Gradually, as the weather got warmer and when I could remember to take the camera with me on walks or trips or out to the deck, I would. The interface took some getting used to (for one, the viewfinder is a mirror image of whatever you’re aiming at, so it’s a bit like targeting an enemy using a fighter jet to get your image lined up until you’re used to it), but over the course of a few months, I gradually became more comfortable with it and took more and more photos. That is, until I inexplicably popped open the back of the camera in a moment of heightened stupidity, thereby ruining all the pictures I’d taken up to that point. Working feverishly in low light, I reloaded the roll of film to try to salvage the second half of exposures.
When it came time to develop the roll, I had a very hard time finding a reputable shop around here that still develops film. It turns out there’s a great camera store in Burke, PhotoCraft, that not only develops film but also has every type of camera equipment you could imagine at reasonable prices, so that’s a double bonus for me. (They also partner with Embassy Camera in DC if you’re interested.)
So you’re maybe wondering why I’m just writing now. The basic reason is that I only found the time to make it out to Burke late last week, and then again yesterday when the developed pictures came in. I must say I had some nostalgic tinges of excitement when I opened the envelope of prints. Seeing how each shot turned out was always one of my favorite parts about getting film developed. Sure, sometimes you were disappointed that what you thought would be a really cool shot ended up being a blurry mess, and sometimes you accidentally exposed half the dang roll to direct light, but other times you got really lucky.
As it turns out, the half of the roll that I didn’t ruin turned out pretty okay! Below are a couple of pictures straight from Der Konstruktor itself, long may she reign. I think this will be the beginning of a fun relationship. And if I end up dropping and breaking the camera, it’s only plastic. We can rebuild it. We have the technology. Faster, smarter, stronger…
Not too long ago, I received a request via Flickr for one of the photos in my stream to be used in a book. My initial excitement was tampered a bit by the fact that the request came out of the blue, and the photo in question wasn’t one that I would consider to be anywhere in my top 1o marketable photos, if I even have a top 10. It was a shot of an exhibit at the Navy Museum of the Turtle, an early attempt at a submarine:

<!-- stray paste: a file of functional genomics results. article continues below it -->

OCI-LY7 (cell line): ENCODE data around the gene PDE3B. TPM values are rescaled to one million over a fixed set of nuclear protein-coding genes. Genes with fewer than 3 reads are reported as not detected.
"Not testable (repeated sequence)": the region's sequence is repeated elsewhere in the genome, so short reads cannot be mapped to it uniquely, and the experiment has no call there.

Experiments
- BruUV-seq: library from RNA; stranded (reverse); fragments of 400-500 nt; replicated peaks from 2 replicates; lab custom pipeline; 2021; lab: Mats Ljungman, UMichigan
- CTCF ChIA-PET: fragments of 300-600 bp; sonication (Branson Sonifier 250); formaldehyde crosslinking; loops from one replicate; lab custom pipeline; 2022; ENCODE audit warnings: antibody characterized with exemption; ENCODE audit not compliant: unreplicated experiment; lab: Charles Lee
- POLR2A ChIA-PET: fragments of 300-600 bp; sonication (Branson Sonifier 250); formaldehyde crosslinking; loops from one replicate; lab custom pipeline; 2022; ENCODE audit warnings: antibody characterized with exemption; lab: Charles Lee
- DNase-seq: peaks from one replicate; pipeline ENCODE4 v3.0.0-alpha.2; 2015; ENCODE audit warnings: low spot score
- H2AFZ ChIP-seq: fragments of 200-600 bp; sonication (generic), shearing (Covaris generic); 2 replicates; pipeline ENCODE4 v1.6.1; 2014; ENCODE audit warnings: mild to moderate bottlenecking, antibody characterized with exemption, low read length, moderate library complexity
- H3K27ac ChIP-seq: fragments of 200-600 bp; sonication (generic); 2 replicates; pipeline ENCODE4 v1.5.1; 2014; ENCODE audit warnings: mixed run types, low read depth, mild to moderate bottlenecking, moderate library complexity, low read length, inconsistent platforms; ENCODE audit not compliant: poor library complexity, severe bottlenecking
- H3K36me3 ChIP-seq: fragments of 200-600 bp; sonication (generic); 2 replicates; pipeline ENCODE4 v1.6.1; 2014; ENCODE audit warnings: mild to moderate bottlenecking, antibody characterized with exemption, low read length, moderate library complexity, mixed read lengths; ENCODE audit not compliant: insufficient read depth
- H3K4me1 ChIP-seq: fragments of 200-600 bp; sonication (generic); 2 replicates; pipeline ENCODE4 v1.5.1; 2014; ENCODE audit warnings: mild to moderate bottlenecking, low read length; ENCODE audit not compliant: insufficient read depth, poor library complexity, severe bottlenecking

The person requesting the use of the picture had a signature line from Bonnier Publications, publisher of, among other things, the “Highlights of History” (or “Historiens Højdepunkter”) series of history books in Scandinavia. I checked out the publisher’s website, found the English version, and wound up believing that it all seemed pretty legit.
At this point, I had a choice of giving permission or denying it. After a quick mental scan of things that could go wrong, I figured I had nothing to lose by letting it go forward. If this was some kind of scam, then oh well. I was never going to get rich off of that snapshot anyway, except with perhaps some naval historians. As a lark, I asked only one thing in return: that I could have a copy of the book when it was published. Again I figured it couldn’t hurt to ask, even if I never ended up seeing it. The lady I’d been communicating with seemed friendly and supportive, so despite the random nature of the whole exchange, I had a pretty good feeling.
Fast forward to a few months later, when I’d already forgotten about the whole thing, and I get a package in the mail from Denmark:
I immediately knew what it was! My Scandinavian counterpart came through! I pulled out the book, smelling all newly printed, to reveal the cover: